Outline user journeys

We once designed and built a digital onboarding workflow for small-business banking customers in Canada. The tool transformed a paper process into a fully self-service experience that could be entirely completed online. The original journey required the customer to fill out a lot of paper forms, fax them in, go to the branch to sign additional forms—ultimately delaying their ability to use the bank’s services and creating a significant burden for branch personnel.

In the context of a workshop, it is valuable to have SMEs in the room to represent the system roles with high value, because senior sponsors’ bias could lead the product in another direction. In this example, we needed an individual who understood the full current state of the onboarding process as well as an individual who understood the bank-wide impact of changing the process (e.g., retraining staff and informing new customers).

Map out the current state
Map out the current state

Mapping the user journey is a conversational process that the Devbridge facilitators draw and document on a whiteboard. There are two states of the journey to document:

  1. The current user journey (if one exists; e.g., customer fills out paper form, faxes, goes to branch)
  2. The ideal future state journey (complete application online, sign digitally, receive debit card via mail)

The mapped journeys will start revealing overarching epics for the product. While the facilitator is mapping the journeys, the second in command should start extracting epics on sticky notes of a different color and grouping them on the board. These epics will influence the story-mapping exercise that is soon to follow.

Map out current user journey vs. future state
Current user journey vs. future state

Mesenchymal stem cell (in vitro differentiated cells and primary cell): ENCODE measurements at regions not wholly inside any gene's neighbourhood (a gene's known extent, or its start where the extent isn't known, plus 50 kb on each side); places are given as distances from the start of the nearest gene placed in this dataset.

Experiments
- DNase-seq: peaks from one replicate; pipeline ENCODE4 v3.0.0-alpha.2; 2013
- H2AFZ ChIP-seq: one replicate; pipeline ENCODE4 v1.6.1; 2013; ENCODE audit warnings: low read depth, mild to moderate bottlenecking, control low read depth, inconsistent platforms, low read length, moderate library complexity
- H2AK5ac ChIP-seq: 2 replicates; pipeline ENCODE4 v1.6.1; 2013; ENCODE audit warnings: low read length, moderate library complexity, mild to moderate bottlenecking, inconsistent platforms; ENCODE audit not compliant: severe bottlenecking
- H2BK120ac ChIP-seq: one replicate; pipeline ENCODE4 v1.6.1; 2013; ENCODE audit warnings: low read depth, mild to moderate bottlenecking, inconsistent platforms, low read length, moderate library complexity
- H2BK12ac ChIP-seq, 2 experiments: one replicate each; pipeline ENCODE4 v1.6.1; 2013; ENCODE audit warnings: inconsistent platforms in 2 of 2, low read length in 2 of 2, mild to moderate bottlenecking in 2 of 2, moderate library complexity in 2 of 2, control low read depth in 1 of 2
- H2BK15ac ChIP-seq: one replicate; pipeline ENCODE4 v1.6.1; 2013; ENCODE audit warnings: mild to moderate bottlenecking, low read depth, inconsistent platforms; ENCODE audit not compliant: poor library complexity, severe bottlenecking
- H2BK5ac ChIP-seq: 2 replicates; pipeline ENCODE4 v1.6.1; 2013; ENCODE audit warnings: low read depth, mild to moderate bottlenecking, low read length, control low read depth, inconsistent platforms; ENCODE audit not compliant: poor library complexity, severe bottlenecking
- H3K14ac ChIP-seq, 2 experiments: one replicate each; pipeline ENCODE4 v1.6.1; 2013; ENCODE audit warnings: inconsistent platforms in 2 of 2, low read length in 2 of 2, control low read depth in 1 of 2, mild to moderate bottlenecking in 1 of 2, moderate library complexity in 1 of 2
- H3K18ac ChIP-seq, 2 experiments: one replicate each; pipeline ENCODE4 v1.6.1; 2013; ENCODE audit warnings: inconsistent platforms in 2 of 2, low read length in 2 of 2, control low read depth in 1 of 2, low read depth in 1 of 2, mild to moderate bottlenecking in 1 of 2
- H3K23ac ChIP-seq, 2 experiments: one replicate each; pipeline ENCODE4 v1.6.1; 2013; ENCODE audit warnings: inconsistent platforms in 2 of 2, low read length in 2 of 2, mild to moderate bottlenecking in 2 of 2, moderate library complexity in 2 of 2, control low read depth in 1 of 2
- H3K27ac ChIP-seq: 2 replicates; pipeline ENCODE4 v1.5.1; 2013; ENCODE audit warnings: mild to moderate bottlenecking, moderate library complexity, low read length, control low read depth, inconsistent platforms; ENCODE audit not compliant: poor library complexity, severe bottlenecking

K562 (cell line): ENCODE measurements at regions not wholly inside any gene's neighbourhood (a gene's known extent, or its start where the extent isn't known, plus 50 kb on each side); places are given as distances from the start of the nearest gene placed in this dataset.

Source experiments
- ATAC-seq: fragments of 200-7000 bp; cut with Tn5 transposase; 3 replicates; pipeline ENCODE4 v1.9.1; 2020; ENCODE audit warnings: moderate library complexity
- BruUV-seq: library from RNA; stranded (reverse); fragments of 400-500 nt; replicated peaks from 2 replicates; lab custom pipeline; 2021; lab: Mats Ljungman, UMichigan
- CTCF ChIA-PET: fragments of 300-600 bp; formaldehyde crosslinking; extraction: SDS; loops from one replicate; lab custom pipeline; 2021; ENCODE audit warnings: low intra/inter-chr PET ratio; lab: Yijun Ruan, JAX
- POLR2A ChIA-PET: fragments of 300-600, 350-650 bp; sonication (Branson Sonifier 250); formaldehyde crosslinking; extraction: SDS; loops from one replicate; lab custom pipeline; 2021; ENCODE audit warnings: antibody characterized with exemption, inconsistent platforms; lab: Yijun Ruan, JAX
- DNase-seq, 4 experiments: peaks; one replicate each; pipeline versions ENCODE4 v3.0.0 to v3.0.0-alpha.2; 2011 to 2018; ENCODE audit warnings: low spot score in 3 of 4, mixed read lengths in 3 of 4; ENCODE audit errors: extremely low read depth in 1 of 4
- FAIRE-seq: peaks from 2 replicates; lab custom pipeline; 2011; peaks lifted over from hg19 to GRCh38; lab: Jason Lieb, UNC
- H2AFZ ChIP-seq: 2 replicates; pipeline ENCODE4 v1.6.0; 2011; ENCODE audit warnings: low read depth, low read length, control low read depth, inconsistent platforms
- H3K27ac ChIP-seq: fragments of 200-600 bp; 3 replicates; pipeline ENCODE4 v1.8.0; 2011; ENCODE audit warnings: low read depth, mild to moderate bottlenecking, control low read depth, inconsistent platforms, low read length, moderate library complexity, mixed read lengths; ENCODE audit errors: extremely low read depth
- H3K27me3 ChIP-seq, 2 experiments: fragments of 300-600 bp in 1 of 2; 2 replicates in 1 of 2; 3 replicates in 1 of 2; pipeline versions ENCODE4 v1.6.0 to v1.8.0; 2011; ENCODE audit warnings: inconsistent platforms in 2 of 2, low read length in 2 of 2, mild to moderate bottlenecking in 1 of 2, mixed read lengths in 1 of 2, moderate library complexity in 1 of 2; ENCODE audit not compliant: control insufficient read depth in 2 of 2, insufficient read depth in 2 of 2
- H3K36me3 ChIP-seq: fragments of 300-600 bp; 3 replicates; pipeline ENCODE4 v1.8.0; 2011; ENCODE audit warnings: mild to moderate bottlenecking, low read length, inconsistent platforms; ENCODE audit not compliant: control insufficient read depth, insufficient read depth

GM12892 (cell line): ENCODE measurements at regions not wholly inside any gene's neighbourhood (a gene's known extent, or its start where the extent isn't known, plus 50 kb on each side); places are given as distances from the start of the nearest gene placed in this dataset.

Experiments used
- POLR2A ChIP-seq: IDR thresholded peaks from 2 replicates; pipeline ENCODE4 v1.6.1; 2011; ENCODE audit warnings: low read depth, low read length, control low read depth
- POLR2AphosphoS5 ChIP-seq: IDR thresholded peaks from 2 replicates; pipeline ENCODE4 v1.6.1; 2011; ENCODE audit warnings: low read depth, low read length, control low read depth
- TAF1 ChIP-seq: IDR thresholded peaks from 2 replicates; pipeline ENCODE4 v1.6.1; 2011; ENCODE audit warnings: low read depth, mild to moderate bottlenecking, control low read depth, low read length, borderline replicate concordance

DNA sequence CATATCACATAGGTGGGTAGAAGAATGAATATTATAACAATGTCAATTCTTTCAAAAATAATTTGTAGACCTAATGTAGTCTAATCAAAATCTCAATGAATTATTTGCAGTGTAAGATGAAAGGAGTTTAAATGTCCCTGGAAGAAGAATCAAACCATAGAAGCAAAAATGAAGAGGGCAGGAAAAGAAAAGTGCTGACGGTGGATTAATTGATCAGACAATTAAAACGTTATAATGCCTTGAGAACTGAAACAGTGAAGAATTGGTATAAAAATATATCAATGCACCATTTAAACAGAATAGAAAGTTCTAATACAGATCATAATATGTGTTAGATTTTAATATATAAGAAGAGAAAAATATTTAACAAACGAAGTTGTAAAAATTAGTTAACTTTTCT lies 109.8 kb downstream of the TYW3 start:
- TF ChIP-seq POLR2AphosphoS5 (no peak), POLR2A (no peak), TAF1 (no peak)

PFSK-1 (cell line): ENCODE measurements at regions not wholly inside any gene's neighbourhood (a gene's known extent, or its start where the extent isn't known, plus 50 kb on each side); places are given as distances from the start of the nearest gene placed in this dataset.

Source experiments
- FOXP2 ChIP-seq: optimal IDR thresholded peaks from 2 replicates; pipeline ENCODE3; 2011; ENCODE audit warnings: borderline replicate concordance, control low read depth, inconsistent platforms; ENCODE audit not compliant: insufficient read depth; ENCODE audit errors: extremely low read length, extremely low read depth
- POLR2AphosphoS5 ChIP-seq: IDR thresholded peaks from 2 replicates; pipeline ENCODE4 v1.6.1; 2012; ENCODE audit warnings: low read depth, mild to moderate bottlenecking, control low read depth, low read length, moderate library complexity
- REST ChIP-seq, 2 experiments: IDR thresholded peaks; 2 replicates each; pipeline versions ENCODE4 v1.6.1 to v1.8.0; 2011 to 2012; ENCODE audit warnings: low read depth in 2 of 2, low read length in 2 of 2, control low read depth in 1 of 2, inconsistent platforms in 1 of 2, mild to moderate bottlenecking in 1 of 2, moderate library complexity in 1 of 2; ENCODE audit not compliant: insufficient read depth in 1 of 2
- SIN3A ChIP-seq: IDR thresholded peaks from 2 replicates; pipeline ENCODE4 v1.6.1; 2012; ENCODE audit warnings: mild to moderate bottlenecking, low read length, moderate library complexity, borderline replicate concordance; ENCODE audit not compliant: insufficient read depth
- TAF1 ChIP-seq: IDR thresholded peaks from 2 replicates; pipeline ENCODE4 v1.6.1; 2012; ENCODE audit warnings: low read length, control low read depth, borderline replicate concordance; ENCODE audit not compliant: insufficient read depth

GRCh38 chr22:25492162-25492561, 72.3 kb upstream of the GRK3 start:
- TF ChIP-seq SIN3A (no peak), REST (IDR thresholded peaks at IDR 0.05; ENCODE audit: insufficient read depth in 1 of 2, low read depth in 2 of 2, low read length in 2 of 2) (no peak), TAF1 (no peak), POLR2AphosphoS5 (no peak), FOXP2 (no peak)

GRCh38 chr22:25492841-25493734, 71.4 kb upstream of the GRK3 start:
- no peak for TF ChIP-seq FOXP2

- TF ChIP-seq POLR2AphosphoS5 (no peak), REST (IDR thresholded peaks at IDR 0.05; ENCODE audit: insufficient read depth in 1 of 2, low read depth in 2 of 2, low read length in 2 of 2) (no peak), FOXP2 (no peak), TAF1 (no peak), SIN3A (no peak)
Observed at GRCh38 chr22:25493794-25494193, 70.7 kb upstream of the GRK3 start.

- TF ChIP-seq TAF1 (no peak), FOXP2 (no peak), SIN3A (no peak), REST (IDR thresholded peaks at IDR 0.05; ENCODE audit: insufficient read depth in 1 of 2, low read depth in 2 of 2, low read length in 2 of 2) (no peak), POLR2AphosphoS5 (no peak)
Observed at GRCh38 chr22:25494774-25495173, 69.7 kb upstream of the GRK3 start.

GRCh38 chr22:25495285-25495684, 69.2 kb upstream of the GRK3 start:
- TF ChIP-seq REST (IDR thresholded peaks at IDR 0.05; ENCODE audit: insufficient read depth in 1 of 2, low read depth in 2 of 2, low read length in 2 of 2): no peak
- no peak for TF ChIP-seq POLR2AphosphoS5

As journeys for each role are mapped, the alignment between stakeholders in the room inevitably starts to break down. Most groups come in well aligned in terms of the vision, but at the operational level, changes in process affect different SMEs in different ways. Anticipate and plan for this. If stakeholders are arguing over certain epics or the ideal future journey, capture the notes and inform the room that you’re moving on. Have a group of sticky notes that are “parked” because they require further clarification. These decisions are often political and should go through the main sponsor outside the workshop. Otherwise, you risk derailing the exercise and not creating value at the end of the day.

It is a good idea to introduce a break after this exercise, clean up the boards, reorganize the epics, and prepare for story mapping.

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Build story maps
The Secret Source by Aurimas Adomavicius

About the author

Aurimas Adomavicius is the president and co-founder of Devbridge. When not in the trenches working with clients, Aurimas is an active speaker and writer on product design and engineering best practices.